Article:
Browse Projects

16% Complete

83 Total Pages 19 Contributing Members

Alexander Wetmore - Field Notes, January - August 1904

In these field notes, future Smithsonian Secretary Wetmore includes more exacting details about birds he and fellow travelers studied than he had in previous years. Some of these include measurements, sex, appearance, and collector. Join us in transcribing this record of observation and specimen collecting in in south central Wisconsin and southeastern Kansas.


69% Complete

260 Total Pages 22 Contributing Members

Edmund Heller - Handwritten China journal, Vol. 3 of 5

Continue the adventure through China with zoologist Edmund Heller by helping transcribe the third of his five-volume set of field notes! Heller, who worked as a naturalist on Smithsonian-led expeditions for over a decade, took these notes while on expedition through China and Burma in 1917. Learn more about Heller’s journey and join other digital volunteers in transcribing!


52% Complete

101 Total Pages 12 Contributing Members

Edmund Heller - Handwritten China journal, Vol. 5 of 5

Join the conclusion of the American Museum of Natural History China Expedition with zoologist Edmund Heller! Heller, who served as a naturalist on a variety of Smithsonian expeditions throughout his career, took these field notes while traveling through China and India in 1917. Heller and the rest of the expedition team were conducting a study of the zoology of southern China—find out what the team discovered, then help transcribe!


51% Complete

35 Total Pages 42 Contributing Members

H. G. Dyar, Bluebook 197-212, 1890-1895

Have you ever heard of Dyar's Law? The now-standard biological rule measures the development of moths and butterflies and is named after National Museum of Natural History entomologist Harrison G. Dyar. Before there could be Dyar's Law, however, there first had to be Dyar's field work! This set of notes details Dyar's work in 1890-95 through New York, and includes specimen numbers, dates, and other collecting observations. Explore the beginnings of Dyar's Law and help other volunteers transcribe this important scientific text.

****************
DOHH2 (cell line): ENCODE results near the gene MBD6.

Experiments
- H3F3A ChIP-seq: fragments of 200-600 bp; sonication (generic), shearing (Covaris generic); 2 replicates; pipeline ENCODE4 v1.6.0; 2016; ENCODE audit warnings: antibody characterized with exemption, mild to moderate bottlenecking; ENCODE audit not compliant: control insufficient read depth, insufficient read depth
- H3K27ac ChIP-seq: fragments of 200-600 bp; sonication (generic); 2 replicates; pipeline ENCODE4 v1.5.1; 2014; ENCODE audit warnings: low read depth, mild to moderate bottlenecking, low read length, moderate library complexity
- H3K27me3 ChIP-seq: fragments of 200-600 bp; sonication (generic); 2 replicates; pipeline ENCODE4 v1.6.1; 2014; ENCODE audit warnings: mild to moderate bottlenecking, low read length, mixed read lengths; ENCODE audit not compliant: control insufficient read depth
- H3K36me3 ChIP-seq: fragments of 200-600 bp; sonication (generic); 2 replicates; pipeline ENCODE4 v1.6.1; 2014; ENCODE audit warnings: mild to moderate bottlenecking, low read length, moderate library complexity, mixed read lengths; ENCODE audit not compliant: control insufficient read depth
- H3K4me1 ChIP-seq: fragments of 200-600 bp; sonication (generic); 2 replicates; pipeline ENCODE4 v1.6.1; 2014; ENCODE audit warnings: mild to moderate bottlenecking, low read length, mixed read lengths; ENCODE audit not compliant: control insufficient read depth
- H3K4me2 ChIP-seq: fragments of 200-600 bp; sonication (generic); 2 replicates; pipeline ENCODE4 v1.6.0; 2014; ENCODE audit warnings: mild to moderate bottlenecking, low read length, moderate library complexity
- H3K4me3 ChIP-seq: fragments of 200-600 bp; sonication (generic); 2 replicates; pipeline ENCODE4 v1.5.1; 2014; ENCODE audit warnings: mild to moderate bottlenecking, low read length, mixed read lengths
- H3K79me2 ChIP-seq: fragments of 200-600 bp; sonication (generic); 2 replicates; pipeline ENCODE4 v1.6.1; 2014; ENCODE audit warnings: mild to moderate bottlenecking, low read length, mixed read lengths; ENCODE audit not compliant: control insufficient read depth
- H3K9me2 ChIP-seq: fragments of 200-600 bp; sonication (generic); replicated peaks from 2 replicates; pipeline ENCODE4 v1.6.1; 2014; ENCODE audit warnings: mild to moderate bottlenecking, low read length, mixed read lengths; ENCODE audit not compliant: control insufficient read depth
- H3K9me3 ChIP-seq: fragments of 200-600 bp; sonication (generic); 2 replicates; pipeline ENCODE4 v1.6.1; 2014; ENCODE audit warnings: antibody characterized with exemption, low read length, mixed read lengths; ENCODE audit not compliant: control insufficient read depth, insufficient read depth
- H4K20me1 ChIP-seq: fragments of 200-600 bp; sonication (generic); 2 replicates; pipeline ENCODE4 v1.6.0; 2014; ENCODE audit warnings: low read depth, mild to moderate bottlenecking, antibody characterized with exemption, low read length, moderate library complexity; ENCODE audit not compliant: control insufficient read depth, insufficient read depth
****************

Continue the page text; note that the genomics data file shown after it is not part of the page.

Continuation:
16% Complete

135 Total Pages 36 Contributing Members

H. G. Dyar, Bluebook 213-270, 1890-1896

What do Dixa dyari, Euleucophaeus dyari, and 70 other insect species have in common? Their scientific names all pay tribute to the same scientist--National Museum of Natural History entomologist Harrison G. Dyar. Dyar devoted his life to taxonomy, and classified thousands of new species of butterflies, moths, and mosquitoes, in his lifetime. This field book documents his research from 1890-96 in New York and California. Learn more about Dyar's groundbreaking research and help transcribe his field notes!


14% Complete

109 Total Pages 35 Contributing Members

Martin H. Moynihan - Ring-billed Gulls, Pelican Island-Doglake, Manitoba, Canada, 1954-55

Ring-billed gulls—one of the most common species in North America—often nest near the Canadian coasts. But where do these birds travel in colder weather? Track the migration of the ring-billed gulls of Canada with Martin H. Moynihan’s 1954-55 field notes. Moynihan, a biologist and ornithologist, was founding director of the Smithsonian Tropical Research Institute in Panama. In celebration of International Migratory Bird Day, join in on transcribing Moynihan’s field notes!


23% Complete

500 Total Pages 10 Contributing Members

STRI Pollen Cards (Set 31)

The Smithsonian Tropical Research Institute - Center for Tropical Paleoecology and Archaeology invites you to help transcribe specimen cards for the pollen collection. Each of these cards corresponds to a pollen grain on a microscope slide; the data on the cards are invaluable to researchers. Learn how to transcribe these cards with these instructions. Thank you for your help in transcribing them.